The supervisor of this band of heroes is played by Josh Brolin and his boss is Jeff Bridges so things start out on the right foot because these two movie stars are outstanding actors and seem to always bring authenticity to the screen whenever they suit up for a part. Throw in Jennifer Connelly and Andie MacDowell as their wives with Miles Teller playing the immature rookie who needs Brolin’s big-brother guidance and Director Joseph “TRON: Legacy” Kosinski has a mix that can’t miss. And it didn’t. Great acting!
Through outstanding special effects and superb cinematography, the fires, with the feminine handle of a “her,” is brought up-close and personal into the lap of the audience. I felt like I was on the line with these Hot Shots as they were feverishly digging and clearing a fire line in order to turn the blaze.
And Kosinski kept the heat on when needed to remind his audience of the terror and life-threatening danger that confronts these guys every time they attack gigantic and unpredictable firestorms. Intense character development by Kosinski was essential to the plot and made me deeply care about these men. I was pulling for them and scared that something bad might happened.
This screenplay is plodding in the first half of the movie, but stick with Kosinski as he painstakingly builds the characters and educates his audience while setting up a monumental conclusion. Rock ‘n Roll.
Grade 90: Larry H.
This is a pretty movie; the shots of the Rocky Mountains are the constant backdrop for our two heroes who must survive after their small plane on the way to Denver crashes somewhere on a snow-covered peak; nobody knows where the plane went down. The only other person on the plane was the pilot (Beau Bridges) and he failed to file a flight plan. Darn the luck.
Beau’s character didn’t make it, but he died with grace and that goofy Bridges’ smile. So, now Dr. Ben Bass (Idris Elba) and Alex Martin (Kate Winslet) must suck it up and figure out how to get down the mountain. Or do they just stay with the plane and hope to be found. They only have a small amount of supplies and a “few cookies.”
Elba is a troubled neurosurgeon and Winslet is a professional photographer. Fate has thrown them together; they were not buds prior to the crash so Israeli Director Hany Abu-Assad must build the characters while telling this tragic story of survival without boring the audience who has seen many movies very close to this plot.
What’s different about this Mountain? Elba and Winslet. They are super-talented based on their body of work and they appeared to take their roles seriously as surely they knew that this was a unique opportunity to shine when it was snowing because the camera was on one or the other or both for almost two hours.
We all know Winslet has won an Oscar for her performance as Rose in “Titanic” in 1997 when she was only 22 years old. Wrong Academy Award Breath, she was nominated, but she won her only Oscar as Hanna Schmitz in “The Reader.” (2008) Speaking of older folks, many of you will be pleased to see a conversation between Ben and Alex about the wedding scene in “The Graduate” (1967).
Idris Elba, from London age 45, not only has one of the coolest names in Hollywood, but he has become an accomplished and handsome leading man with a golden silky voice. In this movie, the race card is not played even though the main characters are an intelligent black man and a skilled white woman. What does that mean? I don’t know.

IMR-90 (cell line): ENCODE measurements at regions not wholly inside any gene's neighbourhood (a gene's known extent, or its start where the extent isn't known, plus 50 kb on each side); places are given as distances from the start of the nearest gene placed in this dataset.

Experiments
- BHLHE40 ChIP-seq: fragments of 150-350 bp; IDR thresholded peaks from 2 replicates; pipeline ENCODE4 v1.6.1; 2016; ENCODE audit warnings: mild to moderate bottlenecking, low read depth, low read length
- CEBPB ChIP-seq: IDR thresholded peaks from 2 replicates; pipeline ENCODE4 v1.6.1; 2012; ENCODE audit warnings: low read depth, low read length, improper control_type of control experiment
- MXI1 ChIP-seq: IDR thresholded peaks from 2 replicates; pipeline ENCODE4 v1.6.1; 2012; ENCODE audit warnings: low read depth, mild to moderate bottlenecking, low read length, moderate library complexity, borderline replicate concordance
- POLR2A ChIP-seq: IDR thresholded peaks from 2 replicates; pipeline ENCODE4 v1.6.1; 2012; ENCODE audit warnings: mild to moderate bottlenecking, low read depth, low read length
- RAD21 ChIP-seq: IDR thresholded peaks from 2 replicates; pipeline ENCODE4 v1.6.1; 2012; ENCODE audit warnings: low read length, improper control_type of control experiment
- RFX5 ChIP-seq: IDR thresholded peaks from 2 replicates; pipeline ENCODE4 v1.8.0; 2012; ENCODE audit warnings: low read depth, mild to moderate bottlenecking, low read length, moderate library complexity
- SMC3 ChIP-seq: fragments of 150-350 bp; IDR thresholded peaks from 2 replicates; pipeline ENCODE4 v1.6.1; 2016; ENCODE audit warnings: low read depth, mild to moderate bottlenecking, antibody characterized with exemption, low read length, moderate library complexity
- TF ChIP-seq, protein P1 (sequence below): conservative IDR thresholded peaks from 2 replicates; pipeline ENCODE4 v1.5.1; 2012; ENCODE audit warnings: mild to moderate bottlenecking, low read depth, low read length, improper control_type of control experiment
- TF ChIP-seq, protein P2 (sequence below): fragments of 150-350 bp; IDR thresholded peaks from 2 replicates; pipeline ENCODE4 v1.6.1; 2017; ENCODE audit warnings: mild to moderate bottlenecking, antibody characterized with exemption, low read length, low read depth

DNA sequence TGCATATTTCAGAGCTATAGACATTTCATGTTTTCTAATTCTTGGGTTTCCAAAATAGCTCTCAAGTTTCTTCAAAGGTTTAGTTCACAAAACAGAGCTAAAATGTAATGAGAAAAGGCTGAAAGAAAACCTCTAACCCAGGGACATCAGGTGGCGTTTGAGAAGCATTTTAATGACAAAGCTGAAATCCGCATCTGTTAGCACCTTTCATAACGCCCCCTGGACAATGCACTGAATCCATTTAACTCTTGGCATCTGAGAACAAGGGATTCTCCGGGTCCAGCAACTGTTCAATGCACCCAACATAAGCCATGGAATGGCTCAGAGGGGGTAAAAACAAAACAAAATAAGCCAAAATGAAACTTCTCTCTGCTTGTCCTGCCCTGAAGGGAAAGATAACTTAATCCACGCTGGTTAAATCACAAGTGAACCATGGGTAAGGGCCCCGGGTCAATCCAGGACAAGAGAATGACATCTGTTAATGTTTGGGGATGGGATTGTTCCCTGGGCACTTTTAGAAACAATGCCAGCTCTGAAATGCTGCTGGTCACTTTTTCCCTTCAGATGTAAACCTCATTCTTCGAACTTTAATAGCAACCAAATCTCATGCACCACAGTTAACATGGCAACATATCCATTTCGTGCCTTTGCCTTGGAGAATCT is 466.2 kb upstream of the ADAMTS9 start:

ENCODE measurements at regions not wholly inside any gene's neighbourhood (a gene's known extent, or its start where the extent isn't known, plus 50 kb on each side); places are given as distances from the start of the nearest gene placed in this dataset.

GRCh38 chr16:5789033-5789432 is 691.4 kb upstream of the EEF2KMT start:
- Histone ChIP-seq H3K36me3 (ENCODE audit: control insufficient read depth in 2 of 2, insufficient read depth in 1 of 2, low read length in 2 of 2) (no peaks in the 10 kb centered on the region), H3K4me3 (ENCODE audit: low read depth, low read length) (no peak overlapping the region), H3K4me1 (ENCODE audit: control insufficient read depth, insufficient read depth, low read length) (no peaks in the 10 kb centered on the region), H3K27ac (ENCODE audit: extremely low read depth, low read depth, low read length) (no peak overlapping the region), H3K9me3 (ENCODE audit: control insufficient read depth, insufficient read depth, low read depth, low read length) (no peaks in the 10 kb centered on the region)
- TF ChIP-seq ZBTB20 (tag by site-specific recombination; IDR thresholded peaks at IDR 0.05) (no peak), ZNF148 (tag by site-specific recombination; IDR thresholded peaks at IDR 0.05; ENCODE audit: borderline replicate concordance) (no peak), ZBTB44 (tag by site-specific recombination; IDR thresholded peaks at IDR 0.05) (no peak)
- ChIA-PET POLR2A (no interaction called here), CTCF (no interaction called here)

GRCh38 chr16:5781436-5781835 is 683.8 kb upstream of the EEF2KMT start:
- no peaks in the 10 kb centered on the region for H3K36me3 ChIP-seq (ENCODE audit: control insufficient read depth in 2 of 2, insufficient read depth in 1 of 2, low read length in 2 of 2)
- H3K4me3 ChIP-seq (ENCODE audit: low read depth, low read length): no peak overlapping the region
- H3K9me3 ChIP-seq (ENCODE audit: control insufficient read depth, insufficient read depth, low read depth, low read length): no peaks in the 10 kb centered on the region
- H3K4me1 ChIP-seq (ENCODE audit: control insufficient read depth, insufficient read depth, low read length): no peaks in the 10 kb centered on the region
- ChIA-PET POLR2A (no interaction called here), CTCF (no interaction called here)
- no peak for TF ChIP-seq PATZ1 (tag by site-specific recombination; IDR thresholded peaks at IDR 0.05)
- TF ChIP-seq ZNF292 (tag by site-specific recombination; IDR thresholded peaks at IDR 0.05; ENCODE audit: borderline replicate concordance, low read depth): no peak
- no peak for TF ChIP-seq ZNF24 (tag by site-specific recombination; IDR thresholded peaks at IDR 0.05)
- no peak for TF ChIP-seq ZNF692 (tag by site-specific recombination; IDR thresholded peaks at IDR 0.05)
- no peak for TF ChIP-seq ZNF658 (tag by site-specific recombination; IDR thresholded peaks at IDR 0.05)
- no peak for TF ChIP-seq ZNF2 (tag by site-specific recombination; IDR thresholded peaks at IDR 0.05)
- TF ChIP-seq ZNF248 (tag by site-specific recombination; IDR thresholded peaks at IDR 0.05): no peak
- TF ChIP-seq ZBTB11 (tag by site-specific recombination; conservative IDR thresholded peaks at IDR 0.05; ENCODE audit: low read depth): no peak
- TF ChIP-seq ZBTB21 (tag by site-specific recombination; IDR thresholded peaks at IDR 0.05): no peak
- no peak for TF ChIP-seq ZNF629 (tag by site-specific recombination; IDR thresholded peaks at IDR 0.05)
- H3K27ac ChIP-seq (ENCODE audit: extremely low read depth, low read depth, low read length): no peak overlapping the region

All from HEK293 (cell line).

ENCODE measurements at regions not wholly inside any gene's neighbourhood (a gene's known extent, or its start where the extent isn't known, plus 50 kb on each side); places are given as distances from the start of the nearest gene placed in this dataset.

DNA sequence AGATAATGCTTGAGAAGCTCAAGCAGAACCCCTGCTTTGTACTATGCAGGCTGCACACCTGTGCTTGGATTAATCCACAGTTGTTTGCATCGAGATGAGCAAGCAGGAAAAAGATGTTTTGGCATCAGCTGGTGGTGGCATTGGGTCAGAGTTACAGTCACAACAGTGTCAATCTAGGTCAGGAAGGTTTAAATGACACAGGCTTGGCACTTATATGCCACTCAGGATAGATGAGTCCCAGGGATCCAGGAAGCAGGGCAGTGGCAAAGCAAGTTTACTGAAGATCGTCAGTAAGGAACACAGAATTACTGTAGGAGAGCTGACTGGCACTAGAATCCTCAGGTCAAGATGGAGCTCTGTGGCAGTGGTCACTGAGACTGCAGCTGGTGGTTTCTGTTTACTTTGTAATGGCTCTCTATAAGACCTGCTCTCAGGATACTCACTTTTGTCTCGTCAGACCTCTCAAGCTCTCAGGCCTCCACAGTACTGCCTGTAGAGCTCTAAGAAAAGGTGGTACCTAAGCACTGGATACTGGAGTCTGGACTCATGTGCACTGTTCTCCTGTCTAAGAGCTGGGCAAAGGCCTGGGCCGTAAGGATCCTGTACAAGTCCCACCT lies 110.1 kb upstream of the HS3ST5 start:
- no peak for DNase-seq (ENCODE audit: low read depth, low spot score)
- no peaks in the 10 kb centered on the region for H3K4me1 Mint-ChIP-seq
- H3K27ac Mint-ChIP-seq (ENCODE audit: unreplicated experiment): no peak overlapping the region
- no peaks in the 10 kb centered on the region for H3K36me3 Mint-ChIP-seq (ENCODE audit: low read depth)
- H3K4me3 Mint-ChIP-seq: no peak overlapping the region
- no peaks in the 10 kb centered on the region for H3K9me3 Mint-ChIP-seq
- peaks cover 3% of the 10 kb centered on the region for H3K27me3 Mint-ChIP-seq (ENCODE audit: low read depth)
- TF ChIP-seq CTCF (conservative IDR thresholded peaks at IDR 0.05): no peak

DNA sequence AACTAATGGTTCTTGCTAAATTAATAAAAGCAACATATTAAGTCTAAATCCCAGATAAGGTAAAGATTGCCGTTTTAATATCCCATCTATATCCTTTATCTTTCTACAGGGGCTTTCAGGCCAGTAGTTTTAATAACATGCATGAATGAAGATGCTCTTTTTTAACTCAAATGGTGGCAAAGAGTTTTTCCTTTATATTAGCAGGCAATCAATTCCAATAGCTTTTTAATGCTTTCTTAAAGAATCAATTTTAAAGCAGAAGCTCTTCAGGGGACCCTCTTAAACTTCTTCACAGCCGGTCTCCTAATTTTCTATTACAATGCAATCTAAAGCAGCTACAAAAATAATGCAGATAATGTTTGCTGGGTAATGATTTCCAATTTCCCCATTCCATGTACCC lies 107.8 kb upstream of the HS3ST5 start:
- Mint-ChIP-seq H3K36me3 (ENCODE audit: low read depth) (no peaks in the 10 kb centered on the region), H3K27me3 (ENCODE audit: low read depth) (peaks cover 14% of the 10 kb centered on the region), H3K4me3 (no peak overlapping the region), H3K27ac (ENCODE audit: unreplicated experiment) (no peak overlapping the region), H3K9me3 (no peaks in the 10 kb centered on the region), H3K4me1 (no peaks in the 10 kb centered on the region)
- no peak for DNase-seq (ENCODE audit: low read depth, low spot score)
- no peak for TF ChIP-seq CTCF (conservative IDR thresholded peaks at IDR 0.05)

This movie has had mild success, but you’ll see it sometime; might be on Showtime on a Friday night, but these two actors are worthy of the price of a ticket and absolutely can carry a movie if the director will get out of the way and let them perform. This is not an inventive screenplay, but the chemistry between Elba and Winslet is explosive and memorable. Rock ‘n Roll.
Grade 88. Larry H. firstname.lastname@example.org
My mother would not have liked this movie. Mothers are sweet, loving and insightful. Not crazy, explosive, frenzied and frantic. But, I guess you, too, might be unbalanced and unhinged if married to Javier Bardem’s character referred to in the lineup as “Him.”
And some of the other character names are: Man, Woman, Younger Brother, Oldest Son, Philanderer, Bumbler, and my favorite – Fool. Oh, I forgot to include Mother played by the super-talented, Oscar-winner Jennifer Lawrence. Please don’t blame J Law for this debacle.
Who should we blame, Larry H? Darron “I’ve Also Directed The Wrestler (2008) and Black Swan (2010) And I Know A Thing Or Two About Movies So Trust Me On This One” Aronofsky. He wrote this bizarre screenplay and then directed an all-star cast who apparently bought in on the premise that his inexplicably weird tale of family - ten steps beyond dysfunction and believability would be entertaining at a level justifying the star power of Lawrence, Bardem, Ed Harris, and Michelle Pfeiffer.
The acting was not a problem. The failure to deliver any semblance of resolution and vision for the ticket-buying public was the problem. I waited the entire movie for the payoff. No payoff. If there was a payoff, it was under the Hollywood table because I sure as heck didn’t see it on the screen.
Aronofsky smoked one too many doobies and before he came down, he attempted to capture his hallucination and trick me into buying a ticket to see four of the outstanding actors currently in Hollywood perform scene after scene that were meaningless and without entertainment value.
While I agree, there are a few memorable vignettes in this mindless stream of Aronofsky’s unconsciousness, the overall package was damaged goods. Thanks goodness the popcorn was good. Rock ‘n Roll.
Grade 74. Larry H.
It is the responsibility of the director of a movie to set the tone early in order to establish the theme and message of the film. Most good directors can hook an audience with opening scenes and then successfully build solid character development and then bring it home in the third act.